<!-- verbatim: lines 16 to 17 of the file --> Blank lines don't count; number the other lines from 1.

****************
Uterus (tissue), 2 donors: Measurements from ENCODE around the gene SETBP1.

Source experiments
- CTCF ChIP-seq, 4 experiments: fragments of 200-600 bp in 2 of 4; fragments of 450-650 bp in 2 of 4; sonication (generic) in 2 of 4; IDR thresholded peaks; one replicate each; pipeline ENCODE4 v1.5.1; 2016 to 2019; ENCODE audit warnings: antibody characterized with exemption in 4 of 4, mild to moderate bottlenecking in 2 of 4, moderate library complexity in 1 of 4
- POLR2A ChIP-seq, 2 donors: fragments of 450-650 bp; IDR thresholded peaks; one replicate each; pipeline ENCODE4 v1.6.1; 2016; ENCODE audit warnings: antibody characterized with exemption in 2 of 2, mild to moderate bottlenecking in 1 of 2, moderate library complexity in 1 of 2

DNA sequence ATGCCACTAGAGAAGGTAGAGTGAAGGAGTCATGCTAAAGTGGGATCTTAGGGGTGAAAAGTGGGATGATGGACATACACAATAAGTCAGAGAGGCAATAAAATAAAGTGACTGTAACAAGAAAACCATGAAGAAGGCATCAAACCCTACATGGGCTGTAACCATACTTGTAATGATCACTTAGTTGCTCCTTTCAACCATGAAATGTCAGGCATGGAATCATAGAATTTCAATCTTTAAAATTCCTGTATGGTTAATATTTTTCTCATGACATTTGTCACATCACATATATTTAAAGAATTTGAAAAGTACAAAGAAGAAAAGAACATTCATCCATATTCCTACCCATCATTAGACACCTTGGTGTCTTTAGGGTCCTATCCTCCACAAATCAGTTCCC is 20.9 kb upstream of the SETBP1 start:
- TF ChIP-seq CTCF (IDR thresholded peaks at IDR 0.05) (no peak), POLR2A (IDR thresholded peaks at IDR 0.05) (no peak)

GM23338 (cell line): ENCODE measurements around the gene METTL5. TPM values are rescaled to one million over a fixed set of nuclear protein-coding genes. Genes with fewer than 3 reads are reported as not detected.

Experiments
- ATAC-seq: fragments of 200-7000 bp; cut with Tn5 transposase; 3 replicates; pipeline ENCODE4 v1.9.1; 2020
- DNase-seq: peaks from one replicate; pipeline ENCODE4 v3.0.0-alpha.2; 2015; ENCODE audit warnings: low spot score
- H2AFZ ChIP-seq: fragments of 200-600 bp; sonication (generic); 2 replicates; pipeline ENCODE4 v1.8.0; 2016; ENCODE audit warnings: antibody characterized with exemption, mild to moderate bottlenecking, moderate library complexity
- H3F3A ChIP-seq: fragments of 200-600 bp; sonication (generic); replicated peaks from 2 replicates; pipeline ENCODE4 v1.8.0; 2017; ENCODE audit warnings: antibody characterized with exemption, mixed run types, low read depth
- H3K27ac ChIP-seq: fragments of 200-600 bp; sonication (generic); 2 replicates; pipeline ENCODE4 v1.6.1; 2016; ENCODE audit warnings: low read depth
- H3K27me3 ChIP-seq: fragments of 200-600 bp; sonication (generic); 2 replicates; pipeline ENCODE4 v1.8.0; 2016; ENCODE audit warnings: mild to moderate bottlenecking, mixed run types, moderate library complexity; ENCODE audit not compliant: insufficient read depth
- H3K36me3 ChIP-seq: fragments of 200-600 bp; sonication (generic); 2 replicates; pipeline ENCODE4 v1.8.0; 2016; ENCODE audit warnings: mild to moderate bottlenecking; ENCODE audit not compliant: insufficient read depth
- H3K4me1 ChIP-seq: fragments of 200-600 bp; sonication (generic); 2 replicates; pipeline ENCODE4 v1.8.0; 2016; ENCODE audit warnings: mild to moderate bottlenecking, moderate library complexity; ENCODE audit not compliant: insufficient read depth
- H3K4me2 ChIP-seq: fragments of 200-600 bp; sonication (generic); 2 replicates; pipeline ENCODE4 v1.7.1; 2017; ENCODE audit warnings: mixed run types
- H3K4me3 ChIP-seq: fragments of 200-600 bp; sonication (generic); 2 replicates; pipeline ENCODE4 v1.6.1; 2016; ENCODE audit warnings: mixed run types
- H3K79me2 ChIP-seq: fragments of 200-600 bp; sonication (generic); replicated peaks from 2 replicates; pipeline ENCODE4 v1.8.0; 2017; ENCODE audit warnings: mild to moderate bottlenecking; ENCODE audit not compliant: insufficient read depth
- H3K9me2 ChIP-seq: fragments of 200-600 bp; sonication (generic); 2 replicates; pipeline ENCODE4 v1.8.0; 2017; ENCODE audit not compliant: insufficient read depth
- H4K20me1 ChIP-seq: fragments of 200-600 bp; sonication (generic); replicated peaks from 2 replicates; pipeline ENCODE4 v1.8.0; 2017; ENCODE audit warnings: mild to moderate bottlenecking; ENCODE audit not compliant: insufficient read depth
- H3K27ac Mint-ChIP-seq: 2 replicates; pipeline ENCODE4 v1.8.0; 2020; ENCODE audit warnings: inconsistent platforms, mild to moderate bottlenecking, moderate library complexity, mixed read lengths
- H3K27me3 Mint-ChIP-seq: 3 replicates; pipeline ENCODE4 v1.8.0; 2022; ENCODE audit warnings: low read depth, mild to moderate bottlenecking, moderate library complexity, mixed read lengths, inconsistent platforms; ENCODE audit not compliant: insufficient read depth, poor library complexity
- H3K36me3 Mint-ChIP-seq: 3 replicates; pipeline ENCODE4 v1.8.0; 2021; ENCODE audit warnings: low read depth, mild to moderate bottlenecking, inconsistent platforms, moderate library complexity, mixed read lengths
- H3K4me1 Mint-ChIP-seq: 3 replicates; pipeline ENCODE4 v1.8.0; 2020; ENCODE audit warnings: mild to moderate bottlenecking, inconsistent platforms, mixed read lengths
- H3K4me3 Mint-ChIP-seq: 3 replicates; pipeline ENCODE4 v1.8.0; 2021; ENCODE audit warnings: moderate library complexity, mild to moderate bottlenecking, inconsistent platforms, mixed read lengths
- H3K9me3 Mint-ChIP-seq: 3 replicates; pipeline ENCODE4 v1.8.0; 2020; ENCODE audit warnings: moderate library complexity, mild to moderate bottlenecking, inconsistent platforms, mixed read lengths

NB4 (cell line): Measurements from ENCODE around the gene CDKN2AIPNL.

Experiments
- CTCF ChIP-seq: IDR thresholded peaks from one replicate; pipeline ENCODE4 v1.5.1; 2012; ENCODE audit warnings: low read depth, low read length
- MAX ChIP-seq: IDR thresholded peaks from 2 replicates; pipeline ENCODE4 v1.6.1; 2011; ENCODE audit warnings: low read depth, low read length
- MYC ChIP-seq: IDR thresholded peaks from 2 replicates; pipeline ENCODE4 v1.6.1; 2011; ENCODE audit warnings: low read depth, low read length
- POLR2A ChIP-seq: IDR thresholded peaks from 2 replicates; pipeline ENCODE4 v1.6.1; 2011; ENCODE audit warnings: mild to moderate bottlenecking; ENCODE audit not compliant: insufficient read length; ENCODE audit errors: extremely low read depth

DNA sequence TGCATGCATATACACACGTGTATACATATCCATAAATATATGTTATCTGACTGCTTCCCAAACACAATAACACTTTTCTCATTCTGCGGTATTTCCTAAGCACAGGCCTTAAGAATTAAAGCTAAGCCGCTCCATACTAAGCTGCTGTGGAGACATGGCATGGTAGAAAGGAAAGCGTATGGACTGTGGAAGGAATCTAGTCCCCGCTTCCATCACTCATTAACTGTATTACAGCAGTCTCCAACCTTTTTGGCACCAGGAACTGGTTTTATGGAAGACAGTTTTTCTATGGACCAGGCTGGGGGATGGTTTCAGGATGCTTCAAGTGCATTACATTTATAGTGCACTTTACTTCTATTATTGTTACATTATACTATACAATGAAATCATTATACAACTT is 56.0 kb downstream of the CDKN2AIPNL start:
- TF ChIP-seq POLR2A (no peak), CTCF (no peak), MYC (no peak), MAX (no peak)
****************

- H3K4me1 ChIP-seq: fragments of 200-600 bp; sonication (generic); 2 replicates; pipeline ENCODE4 v1.8.0; 2016; ENCODE audit warnings: mild to moderate bottlenecking, moderate library complexity; ENCODE audit not compliant: insufficient read depth
- H3K4me2 ChIP-seq: fragments of 200-600 bp; sonication (generic); 2 replicates; pipeline ENCODE4 v1.7.1; 2017; ENCODE audit warnings: mixed run types